Different ways of seeing stats
Who would have thought cinema popcorn sales could tell us much about the economy? Yet sales of the snack could be just one unlikely indicator of economic fortune, says Michael Blastland.
How do you measure a green shoot? From the tub, if you are Norman Lamont, a former Chancellor of the Exchequer, who famously coined the phrase "green shoots", while detecting recovery from the last recession (accurately, as it turned out, despite media ridicule) and also gave us "singing in the bath" as a measure of his own equanimity under pressure.
But first, you have to know what constitutes a green shoot. What small, seemingly insignificant sign now reveals our destination in the near future?
SUGGEST A NEW INDEX
Popcorn sales, numbers of cranes and junk mail are just some of the things which might indicate economic activity
Suggest something to measure below
This week we'll feature some of the best, and keep tabs on them
No, not the horoscope. If you want anything passably rigorous, it requires measurement. So take up your ruler, go forth and measure.
"What exactly am I supposed to measure?" you ask. Good question.
Sometimes it seems as if half of economics is little more than a quest for a better index. This continues despite decades of failure.
Part of the difficulty is that different green shoots indicate different kinds of improvement. Some are suggestive of all the things we make and sell, some of trade, others of recovery in the housing market. Any can occur without the others.
If I were to reveal, for example, that the height of Alistair Darling's eyebrows changes in precise proportion to GDP growth six months later, it would be an economic breakthrough of cosmic proportions.
If there really were such a simple and reliable indicator of future economic conditions, predicting the recession would have been easy, betting on the economy via the stock market would wither and we'd probably see an eyebrow derivatives market. My Nobel prize would be in the bag.
It isn't. But that's not to discredit out of hand unconventional ways of spotting green shoots. There's fun to be had in identifying unlikely bell-wethers of recovery - which is why we want you to suggest your own - the best of which, we will measure.
Here to set you thinking are some less-than-standard measures of green shoots and turning points suggested in recent weeks, and a few that are more orthodox.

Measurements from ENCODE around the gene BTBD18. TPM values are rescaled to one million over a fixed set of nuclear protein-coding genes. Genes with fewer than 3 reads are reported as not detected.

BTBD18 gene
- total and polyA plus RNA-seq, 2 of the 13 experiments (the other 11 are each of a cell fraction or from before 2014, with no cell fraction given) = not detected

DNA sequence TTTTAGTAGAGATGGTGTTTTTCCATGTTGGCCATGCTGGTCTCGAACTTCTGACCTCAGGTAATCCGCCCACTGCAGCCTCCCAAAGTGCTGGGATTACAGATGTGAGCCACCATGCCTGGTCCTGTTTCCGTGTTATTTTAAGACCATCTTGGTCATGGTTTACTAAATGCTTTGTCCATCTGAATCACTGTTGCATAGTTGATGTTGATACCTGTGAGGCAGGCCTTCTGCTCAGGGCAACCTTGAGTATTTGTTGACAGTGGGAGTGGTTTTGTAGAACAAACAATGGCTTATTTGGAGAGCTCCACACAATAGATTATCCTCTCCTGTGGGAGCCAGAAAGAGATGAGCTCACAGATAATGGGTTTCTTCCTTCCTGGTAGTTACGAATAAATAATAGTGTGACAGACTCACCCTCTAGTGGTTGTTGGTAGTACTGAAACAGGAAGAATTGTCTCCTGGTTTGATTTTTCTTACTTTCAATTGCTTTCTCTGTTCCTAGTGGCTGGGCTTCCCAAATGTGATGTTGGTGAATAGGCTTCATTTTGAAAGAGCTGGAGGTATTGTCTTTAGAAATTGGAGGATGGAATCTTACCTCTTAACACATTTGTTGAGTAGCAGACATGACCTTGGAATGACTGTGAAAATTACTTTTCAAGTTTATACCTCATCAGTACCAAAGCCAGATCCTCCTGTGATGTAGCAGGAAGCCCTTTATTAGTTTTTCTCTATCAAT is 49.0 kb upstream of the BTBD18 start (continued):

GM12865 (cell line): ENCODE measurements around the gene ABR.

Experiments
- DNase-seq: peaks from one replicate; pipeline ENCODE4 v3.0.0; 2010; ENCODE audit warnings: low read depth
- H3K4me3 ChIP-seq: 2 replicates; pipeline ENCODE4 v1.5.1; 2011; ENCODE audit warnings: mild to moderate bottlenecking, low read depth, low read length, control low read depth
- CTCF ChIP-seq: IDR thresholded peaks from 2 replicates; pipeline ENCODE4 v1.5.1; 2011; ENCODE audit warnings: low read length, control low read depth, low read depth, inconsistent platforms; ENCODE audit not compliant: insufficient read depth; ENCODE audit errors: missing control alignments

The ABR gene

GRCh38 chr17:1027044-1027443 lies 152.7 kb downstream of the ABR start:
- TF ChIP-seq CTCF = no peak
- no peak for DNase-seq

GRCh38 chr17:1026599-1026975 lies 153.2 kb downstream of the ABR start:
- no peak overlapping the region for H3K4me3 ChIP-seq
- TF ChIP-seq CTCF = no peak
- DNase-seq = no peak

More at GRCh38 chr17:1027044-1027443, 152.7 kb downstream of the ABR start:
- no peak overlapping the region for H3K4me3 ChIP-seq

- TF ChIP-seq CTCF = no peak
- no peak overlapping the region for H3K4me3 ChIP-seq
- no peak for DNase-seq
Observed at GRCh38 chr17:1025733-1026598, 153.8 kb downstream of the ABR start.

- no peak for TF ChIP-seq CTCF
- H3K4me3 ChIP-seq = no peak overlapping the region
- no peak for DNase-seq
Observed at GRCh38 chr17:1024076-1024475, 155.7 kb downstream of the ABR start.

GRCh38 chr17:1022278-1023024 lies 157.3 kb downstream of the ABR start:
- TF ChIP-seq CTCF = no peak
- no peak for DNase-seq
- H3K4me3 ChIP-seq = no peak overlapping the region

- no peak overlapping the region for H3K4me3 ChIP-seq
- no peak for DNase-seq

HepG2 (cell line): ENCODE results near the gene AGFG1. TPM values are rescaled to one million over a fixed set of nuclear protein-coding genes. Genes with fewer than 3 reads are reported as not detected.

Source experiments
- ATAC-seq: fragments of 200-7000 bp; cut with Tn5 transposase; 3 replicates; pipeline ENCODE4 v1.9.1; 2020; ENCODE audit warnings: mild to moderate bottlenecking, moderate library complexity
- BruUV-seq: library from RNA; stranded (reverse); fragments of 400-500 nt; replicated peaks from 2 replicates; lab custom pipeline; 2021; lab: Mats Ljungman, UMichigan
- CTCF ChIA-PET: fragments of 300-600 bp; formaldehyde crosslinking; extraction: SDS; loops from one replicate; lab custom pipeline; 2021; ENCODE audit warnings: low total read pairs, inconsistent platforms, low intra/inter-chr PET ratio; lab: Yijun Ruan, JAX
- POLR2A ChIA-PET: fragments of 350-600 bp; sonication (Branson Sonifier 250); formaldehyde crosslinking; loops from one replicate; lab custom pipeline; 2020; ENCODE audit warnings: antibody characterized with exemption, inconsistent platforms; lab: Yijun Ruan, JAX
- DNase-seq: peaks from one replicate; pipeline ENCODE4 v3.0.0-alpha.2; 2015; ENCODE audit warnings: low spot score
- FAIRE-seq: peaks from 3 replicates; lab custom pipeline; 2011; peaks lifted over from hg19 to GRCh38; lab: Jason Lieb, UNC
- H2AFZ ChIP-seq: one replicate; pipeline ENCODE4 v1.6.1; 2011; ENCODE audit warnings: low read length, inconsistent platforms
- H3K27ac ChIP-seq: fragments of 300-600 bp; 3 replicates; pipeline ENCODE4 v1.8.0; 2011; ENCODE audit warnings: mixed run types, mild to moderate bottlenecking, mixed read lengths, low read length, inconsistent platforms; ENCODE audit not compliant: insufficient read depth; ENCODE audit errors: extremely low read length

- The crane index. How many cranes are visible from a given point. Really a measure of optimism about the prospects for commercial property.
- The number of people signing up to dating agencies offering extra-marital affairs, on the basis that demand goes up either in times of excessive confidence - "I won't get caught"; or depression - "I don't care". (Sex had to figure somewhere.)
- The Dry Baltic Index. A measure of demand for shipping. Since it takes two years to build a container ship, freight capacity is inflexible, so small changes in demand can cause marked changes in price.
- The Popcorn Index. Sales of popcorn at the cinema are, it was suggested in a newspaper recently, a sensitive barometer of consumer behaviour.
And here are a few others, the result of our own in-depth - two minute - musing over a cup of tea.
- The junk-mail index. How many items per week hit the mat?
- The number-of-property-shows-on-telly index.
- On the basis that there's a link between confidence and risk-taking, a speeding index, also because people are in a greater hurry when there's business to be done.
- A niceness index. When things are going well, are people friendlier? But how would you measure it?
Over to you. Send your suggestions for useful, and, crucially, measurable, indexes of recovery using the form at the bottom of this story.
Finally for the curious, some leading indicators - to use the techie term - do seem to perform reasonably well, though less usefully than might first appear. This one, for example, from the OECD, shows how a composite of leading indicators - the red line - often move about six months before another measure of real economic activity.
Not perfect, but not bad. Incidentally, the latest OECD CLI for the UK only has been going up for a few months now. One problem is that there are sometimes false-start turning-points in the leading indicators which turn out to go nowhere. We can see them afterwards, but at the time how do we know if the latest turning point is really a turning point or if it will, as sometimes happens, wobble a bit then go back the other way? We often need time to confirm that a trend is real, and time, of course, is what a leading indicator is supposed to beat.